Are you looking for some index funds to buy for 2020 and beyond? If so, it’s important you know that the S&P 500 is top-heavy. By this, I mean that big names like Microsoft (NASDAQ:MSFT), Apple (NASDAQ:AAPL), Amazon (NASDAQ:AMZN), Facebook (NASDAQ:FB) and Alphabet (NASDAQ:GOOG, NASDAQ:GOOGL) account for 19.8% of the index’s total weight.
That means that the remaining 499 stocks account for 80.2% of the index’s total weight, an average of 0.16% per stock.
While the S&P 500 is often considered the creme-de-la-creme of large-cap index funds to buy — heck, even Warren Buffett pushes it — the reality is that it’s too darn concentrated in tech stocks.
“People risk buying into indexes that are top-heavy with these high-priced stocks,” Research Affiliates CIO Chris Brightman told Fortune recently. “We’ve seen these patterns before, and they usually end in tears.”
The reality is that you can avoid this problem by considering equal-weighted index funds. Here are the seven to buy for 2020 and beyond:
- Invesco S&P 500 Equal Weight ETF (NYSEARCA:RSP)
- SPDR Technology ETF (NYSEARCA:XNTK)
- First Trust NYSE Arca Biotechnology Index Fund (NYSEARCA:FBT)
- Amplify Online Retail ETF (NASDAQ:IBUY)
- iShares MSCI USA Equal Weighted ETF (NYSEARCA:EUSA)
- ALPS Equal Sector Weight ETF (NYSEARCA:EQL)
- Virtus Real Asset Income ETF (NYSEARCA:VRAI)
Let’s take a deeper look at what makes each of these exchange-traded funds worth buying.
Index Funds to Buy: Invesco S&P 500 Equal Weight ETF (RSP)
Expense Ratio: 0.2%, or $20 per $10,000 invested
If you’re going to consider equal-weighted index funds to buy, it makes sense to start with the equal-weighted version of the S&P 500.
The largest exchange-traded index fund listed in the U.S. is the SPDR S&P 500 ETF (NYSEARCA:SPY), with $283.8 billion in total assets. It’s market-cap-weighted with the same holdings as the S&P 500 Index.
Since April 2003, the Invesco S&P 500 Equal Weight ETF (NYSEARCA:RSP) has provided investors with an equal-weighted version of the S&P 500. This means that all 505 stocks are rebalanced quarterly back to their initial weighting of 0.198%.
So, at the time of writing this, the top stock in the SPY is Microsoft, with a weighting of 5.38%. The top holding in the RSP by weighting is a tie between two energy companies: Halliburton (NYSE:HAL) and Apache (NYSE:APA) at 0.32%.
Where is Microsoft? It has a weighting of 0.18%, which means it has declined slightly since the last rebalancing on April 24. This year’s quarterly rebalance was delayed from the scheduled date of March 20 due to chaos in the markets at that time.
Unfortunately, for Invesco, it failed to rebalance the $5.9 billion mutual fund version on April 24, forcing it to have to repay $105 million to it and another S&P 500 equal-weighted mutual fund.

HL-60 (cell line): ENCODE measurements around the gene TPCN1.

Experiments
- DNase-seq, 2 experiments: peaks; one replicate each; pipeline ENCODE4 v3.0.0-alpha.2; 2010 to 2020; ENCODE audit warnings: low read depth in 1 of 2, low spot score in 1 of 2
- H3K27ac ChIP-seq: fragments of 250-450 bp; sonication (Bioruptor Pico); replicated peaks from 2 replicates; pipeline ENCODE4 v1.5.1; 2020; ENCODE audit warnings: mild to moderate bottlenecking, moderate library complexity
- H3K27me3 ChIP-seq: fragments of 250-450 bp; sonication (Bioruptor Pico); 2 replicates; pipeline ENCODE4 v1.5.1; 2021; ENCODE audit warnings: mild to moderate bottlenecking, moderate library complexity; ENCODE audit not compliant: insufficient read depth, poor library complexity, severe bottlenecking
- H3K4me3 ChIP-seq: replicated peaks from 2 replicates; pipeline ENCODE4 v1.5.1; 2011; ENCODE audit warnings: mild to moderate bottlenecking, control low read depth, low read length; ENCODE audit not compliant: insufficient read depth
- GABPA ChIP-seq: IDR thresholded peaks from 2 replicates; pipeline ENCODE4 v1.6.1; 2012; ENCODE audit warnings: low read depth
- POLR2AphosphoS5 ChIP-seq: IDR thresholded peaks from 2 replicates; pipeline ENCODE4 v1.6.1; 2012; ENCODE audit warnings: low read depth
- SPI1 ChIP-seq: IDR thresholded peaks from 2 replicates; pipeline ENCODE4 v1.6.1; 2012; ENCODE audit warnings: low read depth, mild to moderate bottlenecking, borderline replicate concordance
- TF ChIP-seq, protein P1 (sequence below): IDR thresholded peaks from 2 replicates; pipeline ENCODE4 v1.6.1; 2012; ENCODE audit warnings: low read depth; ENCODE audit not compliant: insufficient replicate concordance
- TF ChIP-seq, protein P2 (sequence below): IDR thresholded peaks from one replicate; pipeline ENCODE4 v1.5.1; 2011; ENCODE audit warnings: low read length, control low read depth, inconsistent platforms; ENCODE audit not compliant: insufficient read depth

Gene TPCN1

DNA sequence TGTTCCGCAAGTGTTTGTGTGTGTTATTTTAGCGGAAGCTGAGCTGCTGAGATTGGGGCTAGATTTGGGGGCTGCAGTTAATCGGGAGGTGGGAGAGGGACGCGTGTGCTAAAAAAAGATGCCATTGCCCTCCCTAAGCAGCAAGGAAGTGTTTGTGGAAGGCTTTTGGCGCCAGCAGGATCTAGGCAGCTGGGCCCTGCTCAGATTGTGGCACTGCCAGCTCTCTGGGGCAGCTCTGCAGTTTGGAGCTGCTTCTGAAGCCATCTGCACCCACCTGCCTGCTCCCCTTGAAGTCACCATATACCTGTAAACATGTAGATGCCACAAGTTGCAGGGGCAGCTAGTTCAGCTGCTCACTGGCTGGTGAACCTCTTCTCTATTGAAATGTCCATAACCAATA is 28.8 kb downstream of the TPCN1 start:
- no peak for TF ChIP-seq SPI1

SPDR NYSE Technology ETF (XNTK)
Expense Ratio: 0.35%
One of the issues with the SPY is that it gets clogged up with high-priced tech stocks like Microsoft and Apple, leaving passive investors with little else in the technology sector.
While the minimum market cap for inclusion is $2 billion, the weighted average market cap of the 35 holdings is $280 billion. Unlike the RSP, XNTK is rebalanced annually on the third Friday in December. Every one of the five top stocks in the RSP is held by the ETF, which has $380 million in assets under management.
By sector, the top three weightings are semiconductors (26.19%), internet and direct marketing retail (12.20%) and systems software (10.99%).
Because it only rebalances in December, you begin to see certain stocks take over the top 10 holdings. As of June 5, Tesla (NASDAQ:TSLA), Shopify (NYSE:SHOP) and JD.com (NASDAQ:JD) were the three-largest holdings with weights of 5.87%, 4.5% and 4.13%, respectively. Each of these stocks would have started last December, equally weighted at 2.86%.
First Trust NYSE Arca Biotechnology Index Fund (FBT)
Expense Ratio: 0.55%
With the novel coronavirus being a big part of everyone’s lives in 2020, biotechnology stocks have become all the rage. Who wouldn’t want to own the next excellent biotech stock?
The First Trust NYSE Arca Biotechnology Index Fund (NYSEARCA:FBT) gives investors a passive portfolio of 30 biotech stocks participating in recombinant DNA technology, molecular biology, genetic engineering, monoclonal antibody-based technology, genomics and many other scientific areas.
Rebalanced four times a year on the third Friday in January, April, July and October, the $2.1-billion fund has been around since June 2006.
Since the latest rebalancing on April 17, Bluebird Bio (NASDAQ:BLUE) has jumped into the top position as I write this with a 3.95% weighting, up from 3.33% at the time of the rebalance. Likewise, 17 of the 30 have increased in value since the last rebalance. The next should be on July 17.
Since inception, FBT has averaged an annual return of 14.74% through March 31, almost double the S&P 500. If you can handle the volatility of biotech stocks, First Trust’s ETF is an excellent way to gain passive exposure to the biotech sector.
Amplify Online Retail (IBUY)
Expense Ratio: 0.65%
Morningstar currently gives the Amplify Online Retail ETF (NASDAQ:IBUY) a five-star rating among 42 consumer cyclical funds.
The ETF tracks the performance of the EQM Online Retail Index, which, as its name suggests, invests in companies that make money from online or virtual sales. During Covid-19, these companies have done well while traditional brick-and-mortar businesses have had to shut down.